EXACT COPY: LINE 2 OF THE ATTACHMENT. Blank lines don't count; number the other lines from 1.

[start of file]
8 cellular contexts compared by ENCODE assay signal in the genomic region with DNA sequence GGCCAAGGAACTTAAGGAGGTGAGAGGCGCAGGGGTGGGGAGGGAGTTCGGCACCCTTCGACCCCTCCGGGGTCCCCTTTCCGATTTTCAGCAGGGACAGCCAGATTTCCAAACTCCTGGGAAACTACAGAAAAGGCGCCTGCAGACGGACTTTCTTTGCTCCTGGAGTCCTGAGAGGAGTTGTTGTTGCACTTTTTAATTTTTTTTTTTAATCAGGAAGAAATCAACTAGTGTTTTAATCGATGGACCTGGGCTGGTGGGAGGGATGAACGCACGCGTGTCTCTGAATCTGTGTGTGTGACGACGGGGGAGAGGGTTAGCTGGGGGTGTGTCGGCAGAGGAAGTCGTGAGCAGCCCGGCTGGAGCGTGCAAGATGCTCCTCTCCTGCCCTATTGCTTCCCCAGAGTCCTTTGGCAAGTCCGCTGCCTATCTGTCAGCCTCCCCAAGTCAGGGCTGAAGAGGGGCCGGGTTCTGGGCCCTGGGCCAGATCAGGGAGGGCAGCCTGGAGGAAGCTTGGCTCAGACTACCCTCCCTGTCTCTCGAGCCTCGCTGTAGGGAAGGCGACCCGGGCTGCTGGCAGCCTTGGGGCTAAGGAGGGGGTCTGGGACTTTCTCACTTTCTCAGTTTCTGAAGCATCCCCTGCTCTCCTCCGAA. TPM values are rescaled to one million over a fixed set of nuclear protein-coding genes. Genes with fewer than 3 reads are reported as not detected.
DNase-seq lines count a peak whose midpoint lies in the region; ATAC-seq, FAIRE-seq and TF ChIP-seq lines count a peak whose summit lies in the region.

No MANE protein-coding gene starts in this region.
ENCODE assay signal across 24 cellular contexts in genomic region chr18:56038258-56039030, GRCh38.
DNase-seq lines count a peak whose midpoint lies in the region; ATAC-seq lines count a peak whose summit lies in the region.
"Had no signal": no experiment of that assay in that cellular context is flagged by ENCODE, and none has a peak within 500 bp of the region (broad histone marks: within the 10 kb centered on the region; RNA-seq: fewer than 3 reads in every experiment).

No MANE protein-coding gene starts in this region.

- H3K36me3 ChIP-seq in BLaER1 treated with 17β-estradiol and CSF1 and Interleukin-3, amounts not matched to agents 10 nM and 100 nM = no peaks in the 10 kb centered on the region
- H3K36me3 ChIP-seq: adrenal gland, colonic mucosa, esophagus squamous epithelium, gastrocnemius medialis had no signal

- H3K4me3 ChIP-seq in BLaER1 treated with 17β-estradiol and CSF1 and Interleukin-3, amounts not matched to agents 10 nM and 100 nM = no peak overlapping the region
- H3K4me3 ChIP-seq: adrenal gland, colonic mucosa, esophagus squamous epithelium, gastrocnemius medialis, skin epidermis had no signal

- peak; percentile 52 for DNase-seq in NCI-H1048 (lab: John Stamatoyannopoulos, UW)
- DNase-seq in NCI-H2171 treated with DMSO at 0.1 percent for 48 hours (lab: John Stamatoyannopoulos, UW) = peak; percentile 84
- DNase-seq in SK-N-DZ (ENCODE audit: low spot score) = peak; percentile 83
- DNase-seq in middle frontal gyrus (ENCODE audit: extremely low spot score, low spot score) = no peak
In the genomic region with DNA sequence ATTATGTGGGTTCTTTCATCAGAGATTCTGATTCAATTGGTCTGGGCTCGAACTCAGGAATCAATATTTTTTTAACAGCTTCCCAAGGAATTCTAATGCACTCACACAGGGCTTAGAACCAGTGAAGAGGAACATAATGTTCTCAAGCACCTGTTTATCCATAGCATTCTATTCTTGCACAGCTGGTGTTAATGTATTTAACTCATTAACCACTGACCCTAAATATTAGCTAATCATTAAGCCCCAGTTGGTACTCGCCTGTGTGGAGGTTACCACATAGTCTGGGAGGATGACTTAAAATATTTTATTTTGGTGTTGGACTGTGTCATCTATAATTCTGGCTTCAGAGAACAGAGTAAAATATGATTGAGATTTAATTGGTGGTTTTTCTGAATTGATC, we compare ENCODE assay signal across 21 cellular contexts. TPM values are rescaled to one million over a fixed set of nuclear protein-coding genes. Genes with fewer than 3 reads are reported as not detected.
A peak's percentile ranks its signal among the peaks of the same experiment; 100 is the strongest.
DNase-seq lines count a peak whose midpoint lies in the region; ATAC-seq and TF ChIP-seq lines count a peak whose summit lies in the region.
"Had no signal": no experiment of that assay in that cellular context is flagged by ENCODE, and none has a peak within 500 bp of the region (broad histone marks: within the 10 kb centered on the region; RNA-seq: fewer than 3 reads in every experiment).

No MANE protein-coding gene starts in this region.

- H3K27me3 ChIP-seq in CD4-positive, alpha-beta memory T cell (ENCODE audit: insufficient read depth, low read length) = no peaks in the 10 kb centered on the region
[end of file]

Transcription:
DNase-seq lines count a peak whose midpoint lies in the region; ATAC-seq, FAIRE-seq and TF ChIP-seq lines count a peak whose summit lies in the region.